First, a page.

In the second essay, from 1955, Friedman smartly sums up the devolution of liberalism from the philosophy of “defenses against arbitrary government and...protect[ing] individual freedom” to one of strengthening the “power of the government to do ‘good’ ‘for’ the people.” But he’s still a big believer in the idea that neighborhood effects or externalities—actions that give either costs or benefits to people not involved in the transaction—are good reasons for government action. He admits, in the style that drove Rothbard nuts, that while any “extension of state action involves an encroachment on individual freedom,” the true liberal “regards this as...by no means a fatal obstacle to” such state action, as long as a cost-benefit analysis indicates good would come of it.

A couple decades later, Friedman was a much more ferocious libertarian. In a 1976 lecture on Adam Smith given at a Mont Pelerin Society meeting, he identifies himself as one “who...preach[es] laissez faire” and explains that the neighborhood effect argument for the state is tricky and overreaching, and that government actions themselves have bad external effects that “externality” devotees ignore. He also writes that “superficially scientific cost-benefit analysis” to justify state action “has proved a veritable Trojan horse.”

Friedman the monetary economist, in Ebenstein’s selections, shows sides misunderstood or missed entirely by those who focus only on the Friedman who advocated a rule-based rise in government-issued fiat money within the current Federal Reserve system. Friedman was also, like Rothbard, an advocate of an ideal banking system of 100 percent reserves, where banks lacked the power to essentially make new money by loaning out most of its depositors’ money at interest.

Despite his earlier statement that government paper currency monopolies were necessary, as this book’s 1984 essay “Freezing High-Powered Money” shows, the later Friedman was as radical as Ron Paul in his opposition to the Fed. Friedman called for elimination of the Federal Reserve’s role in “determining the quantity of money” and says its regulatory and service role to the banking system “could, if desired, be continued, preferably by combining it with the similar roles of the FDIC.” In other words, End the Fed!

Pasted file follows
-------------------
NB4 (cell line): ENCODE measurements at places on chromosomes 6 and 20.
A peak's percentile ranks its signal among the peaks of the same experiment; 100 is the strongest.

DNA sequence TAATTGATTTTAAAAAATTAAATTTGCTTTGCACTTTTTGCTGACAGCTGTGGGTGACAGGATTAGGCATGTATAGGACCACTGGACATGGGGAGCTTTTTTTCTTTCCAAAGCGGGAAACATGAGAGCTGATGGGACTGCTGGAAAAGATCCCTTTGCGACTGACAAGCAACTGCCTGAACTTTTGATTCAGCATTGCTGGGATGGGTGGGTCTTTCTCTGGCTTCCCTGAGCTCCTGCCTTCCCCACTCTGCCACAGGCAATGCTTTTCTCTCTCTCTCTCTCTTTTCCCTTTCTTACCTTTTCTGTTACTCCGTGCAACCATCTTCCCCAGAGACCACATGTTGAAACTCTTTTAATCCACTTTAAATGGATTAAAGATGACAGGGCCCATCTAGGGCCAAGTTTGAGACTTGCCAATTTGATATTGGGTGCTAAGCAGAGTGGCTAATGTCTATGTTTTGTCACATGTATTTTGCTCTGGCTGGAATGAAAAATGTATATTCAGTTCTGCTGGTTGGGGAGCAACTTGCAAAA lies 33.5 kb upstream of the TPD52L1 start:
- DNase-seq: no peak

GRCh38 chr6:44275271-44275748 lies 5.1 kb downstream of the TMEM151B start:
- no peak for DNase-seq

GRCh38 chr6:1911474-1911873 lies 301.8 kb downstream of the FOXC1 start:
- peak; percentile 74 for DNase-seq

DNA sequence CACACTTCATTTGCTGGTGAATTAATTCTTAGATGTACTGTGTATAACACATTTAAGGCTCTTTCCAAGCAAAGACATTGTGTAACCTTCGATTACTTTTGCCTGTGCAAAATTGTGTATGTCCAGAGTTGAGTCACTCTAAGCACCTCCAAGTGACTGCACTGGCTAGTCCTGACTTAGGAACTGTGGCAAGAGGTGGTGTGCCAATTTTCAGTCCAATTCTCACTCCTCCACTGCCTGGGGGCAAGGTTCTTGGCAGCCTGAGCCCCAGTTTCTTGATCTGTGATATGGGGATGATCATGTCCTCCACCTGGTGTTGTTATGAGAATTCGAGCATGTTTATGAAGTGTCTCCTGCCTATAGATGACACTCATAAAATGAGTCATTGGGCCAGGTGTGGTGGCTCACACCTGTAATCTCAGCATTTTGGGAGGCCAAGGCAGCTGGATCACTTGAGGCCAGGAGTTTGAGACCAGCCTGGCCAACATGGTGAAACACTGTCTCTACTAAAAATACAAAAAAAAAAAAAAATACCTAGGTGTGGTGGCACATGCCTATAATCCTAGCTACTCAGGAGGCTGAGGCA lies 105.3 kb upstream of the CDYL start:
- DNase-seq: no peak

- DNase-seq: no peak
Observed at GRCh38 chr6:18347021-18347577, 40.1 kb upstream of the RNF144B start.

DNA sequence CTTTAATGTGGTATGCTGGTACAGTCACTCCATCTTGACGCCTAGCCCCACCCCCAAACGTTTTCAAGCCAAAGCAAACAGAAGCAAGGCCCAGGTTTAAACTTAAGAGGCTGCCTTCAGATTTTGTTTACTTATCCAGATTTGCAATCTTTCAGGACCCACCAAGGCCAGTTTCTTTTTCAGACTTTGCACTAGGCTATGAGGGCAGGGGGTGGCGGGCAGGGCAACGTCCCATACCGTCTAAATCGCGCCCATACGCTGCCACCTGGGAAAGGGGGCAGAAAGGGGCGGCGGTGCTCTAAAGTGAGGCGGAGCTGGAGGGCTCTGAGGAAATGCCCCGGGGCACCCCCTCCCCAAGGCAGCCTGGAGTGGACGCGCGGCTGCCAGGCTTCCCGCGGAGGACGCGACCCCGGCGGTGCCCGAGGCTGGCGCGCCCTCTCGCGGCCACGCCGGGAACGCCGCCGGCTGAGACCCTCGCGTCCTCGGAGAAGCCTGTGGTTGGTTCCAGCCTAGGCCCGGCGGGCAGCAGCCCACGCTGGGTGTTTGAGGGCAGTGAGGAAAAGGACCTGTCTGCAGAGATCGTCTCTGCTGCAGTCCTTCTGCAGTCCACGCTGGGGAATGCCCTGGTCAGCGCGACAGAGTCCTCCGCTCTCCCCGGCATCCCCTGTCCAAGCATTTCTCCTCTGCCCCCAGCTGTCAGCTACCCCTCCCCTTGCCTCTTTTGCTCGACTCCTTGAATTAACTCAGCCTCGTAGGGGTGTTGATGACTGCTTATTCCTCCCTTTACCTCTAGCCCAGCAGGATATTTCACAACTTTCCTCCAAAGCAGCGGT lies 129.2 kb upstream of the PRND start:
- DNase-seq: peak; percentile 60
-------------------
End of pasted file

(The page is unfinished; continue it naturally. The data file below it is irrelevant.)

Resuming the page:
The same essay stated that Friedman “would favor the deregulation of financial institutions, thereby incorporating a major element of Hayek’s proposed competitive financial system” and then end “the prohibition of the issuance of...currency by private institutions.” These ideas go with the later Friedman’s move away from favoring a steady rule-based growth in paper money toward support for freezing the existing quantity at whatever point it was when this policy was instituted.

Friedman told me in 1995 that his increased understanding of the facts led him to abandon his belief in compulsory education as well. In this volume, Friedman tells a similar story while eulogizing his best friend and University of Chicago colleague George Stigler, an economist who became more opposed to the very antitrust laws the 1951 Friedman lauded earlier in the book the more he learned about them.

Whether or not this was Ebenstein’s intention, this volume is a great opportunity to consider the ways this Nobel laureate, beloved by Republican luminaries from Goldwater to Nixon to Reagan, got more radical even as he got more respectable.